Improve Your Habitat

Big Idea:
Students will inventory their habitat and improve it for birds.

Improving your habitat comes in many forms, from planting native trees to putting in bird feeders and bird baths. This lesson takes what students have learned about birds and their habitat and applies it to the real world. Students get a chance to plan, and hopefully also carry out a habitat restoration/conservation project.

Learning Objectives:
  1. Students will review four key features of a habitat and relate each one to the specific function it serves for a bird.
  2. Students will be able to inventory a habitat.
  3. Students will be able to investigate and create a plan for a small habitat restoration/conservation project.

Time Needed:
Several periods both in class and outdoors

  • Habitat Sketch (Journal Page 10)
  • Habitat Design (Journal Page 11)
  • Out Door Bird Observation (Journal Page 12)
  • Take Action! (Journal Page 13)
  • Access to Share your Action Wiki

Getting Ready:
Make copies of the Student Journal pages. Discuss your plans for the habitat project with your school administrators, if necessary.

Conducting the Activity:
Explain to the students that regardless of the scope or size of the project, a number of steps are involved to make the project a success. These steps are Investigate, Plan, and Carry out the Project.

1.) Investigate
A.) Review the four key features a bird needs from its habitat (food, water, cover, space). Remind students that every living thing has a place that supplies its particular food, water, and shelter requirements — its habitat. If a bird cannot find these things in an area and in the "right" arrangement (the definition of "right" depends on the species), it cannot survive there. See Lesson 2 for more background on habitats.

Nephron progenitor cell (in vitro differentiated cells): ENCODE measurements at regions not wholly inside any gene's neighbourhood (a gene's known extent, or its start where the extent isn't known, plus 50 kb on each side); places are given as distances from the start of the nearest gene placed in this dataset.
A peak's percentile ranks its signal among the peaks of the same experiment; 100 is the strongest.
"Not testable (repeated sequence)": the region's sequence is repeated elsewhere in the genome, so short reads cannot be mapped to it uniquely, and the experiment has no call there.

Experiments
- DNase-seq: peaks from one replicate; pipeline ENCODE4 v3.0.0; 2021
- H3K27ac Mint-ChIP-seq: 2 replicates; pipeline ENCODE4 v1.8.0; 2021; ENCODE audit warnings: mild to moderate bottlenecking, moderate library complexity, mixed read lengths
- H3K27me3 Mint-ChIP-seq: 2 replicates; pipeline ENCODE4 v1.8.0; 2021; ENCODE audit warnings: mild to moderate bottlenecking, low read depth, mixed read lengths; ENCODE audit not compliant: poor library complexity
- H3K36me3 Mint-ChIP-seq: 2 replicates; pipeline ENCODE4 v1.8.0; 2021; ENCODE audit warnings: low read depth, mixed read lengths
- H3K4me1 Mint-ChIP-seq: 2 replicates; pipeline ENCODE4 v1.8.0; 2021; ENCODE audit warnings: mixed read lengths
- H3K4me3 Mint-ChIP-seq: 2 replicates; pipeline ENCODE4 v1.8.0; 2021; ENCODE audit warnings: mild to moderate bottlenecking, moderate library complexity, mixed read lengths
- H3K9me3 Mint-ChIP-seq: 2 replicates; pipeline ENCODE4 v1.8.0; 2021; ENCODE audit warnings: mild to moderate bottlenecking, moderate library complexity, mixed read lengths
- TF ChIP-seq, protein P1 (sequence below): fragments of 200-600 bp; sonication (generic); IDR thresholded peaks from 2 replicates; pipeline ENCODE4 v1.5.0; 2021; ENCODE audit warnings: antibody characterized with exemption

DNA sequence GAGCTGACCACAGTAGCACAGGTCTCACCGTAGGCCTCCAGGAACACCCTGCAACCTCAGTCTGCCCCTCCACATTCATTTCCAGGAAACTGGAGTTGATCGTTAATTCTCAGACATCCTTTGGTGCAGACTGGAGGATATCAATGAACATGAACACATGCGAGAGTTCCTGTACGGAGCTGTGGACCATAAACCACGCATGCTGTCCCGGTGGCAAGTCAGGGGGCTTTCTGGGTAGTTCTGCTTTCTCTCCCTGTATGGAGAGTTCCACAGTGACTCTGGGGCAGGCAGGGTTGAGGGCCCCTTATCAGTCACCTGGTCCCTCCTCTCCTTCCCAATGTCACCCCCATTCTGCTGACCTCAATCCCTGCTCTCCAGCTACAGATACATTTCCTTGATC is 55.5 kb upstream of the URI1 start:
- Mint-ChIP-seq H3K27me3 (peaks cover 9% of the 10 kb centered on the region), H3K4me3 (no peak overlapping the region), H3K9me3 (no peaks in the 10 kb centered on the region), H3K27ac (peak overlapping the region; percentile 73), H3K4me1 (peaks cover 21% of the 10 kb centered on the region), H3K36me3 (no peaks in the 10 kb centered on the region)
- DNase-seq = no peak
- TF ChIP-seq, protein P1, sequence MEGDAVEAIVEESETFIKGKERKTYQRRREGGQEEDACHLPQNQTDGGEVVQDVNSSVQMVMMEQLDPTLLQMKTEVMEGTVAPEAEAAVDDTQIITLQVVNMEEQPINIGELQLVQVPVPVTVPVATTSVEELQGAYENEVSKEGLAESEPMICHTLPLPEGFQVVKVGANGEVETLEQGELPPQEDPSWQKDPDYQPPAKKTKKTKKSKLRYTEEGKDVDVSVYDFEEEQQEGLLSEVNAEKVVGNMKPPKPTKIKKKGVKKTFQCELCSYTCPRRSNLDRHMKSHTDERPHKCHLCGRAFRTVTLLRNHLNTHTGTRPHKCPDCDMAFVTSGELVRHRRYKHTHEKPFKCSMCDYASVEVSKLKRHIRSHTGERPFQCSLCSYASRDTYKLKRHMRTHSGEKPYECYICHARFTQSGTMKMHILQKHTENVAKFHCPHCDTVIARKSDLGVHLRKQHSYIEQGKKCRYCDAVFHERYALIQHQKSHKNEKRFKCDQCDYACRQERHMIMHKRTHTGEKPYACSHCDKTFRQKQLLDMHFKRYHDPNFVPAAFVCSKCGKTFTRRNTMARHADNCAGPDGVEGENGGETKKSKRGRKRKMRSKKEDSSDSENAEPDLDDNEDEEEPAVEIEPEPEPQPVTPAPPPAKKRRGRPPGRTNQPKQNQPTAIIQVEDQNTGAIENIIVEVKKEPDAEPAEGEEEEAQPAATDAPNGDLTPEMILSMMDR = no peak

B.) Take students outside to map a habitat in their schoolyard using Student Journal. In Journal Page 11 have the students draw a map of the site and list all of the natural features or structures that are currently found there. Refer to Journal Page 10 for example. Also have students pick one bird to observe and write their observation in Journal Page 12. Photographs of the natural area can also be used instead of taking students outside.

C.) Extension activity: Conduct a bird count to see what species are currently found in that habitat. Discuss which bird species you would like to attract/support in this habitat.

2.) Plan
A.) Take students back to the classroom to discuss their findings and make a list of improvements. Ask questions such as:
  • Describe the habitat of our area. Do you think this is a good place for birds to live? To nest? Why or why not?
  • What are the specific needs of the birds we have counted or seen in this area? Do they all have the same needs regarding food, water, cover, and space?
  • How has our habitat been modified by people? What effects (positive and negative) do you think these have had on the species that live here?
  • How have certain birds adapted to urban environments? (These birds take advantage of human food, even out of places like human garbage dumps. They also often nest in human supplied locations.)

B.) Ask the students what they think they could do to make their schoolyard or backyard a more bird-friendly habitat. Create a list on the board. Ask them to decide on a section of their schoolyard or backyard habitat that they would like to improve. If possible, photographing their section of yard might help them to map and visualize changes.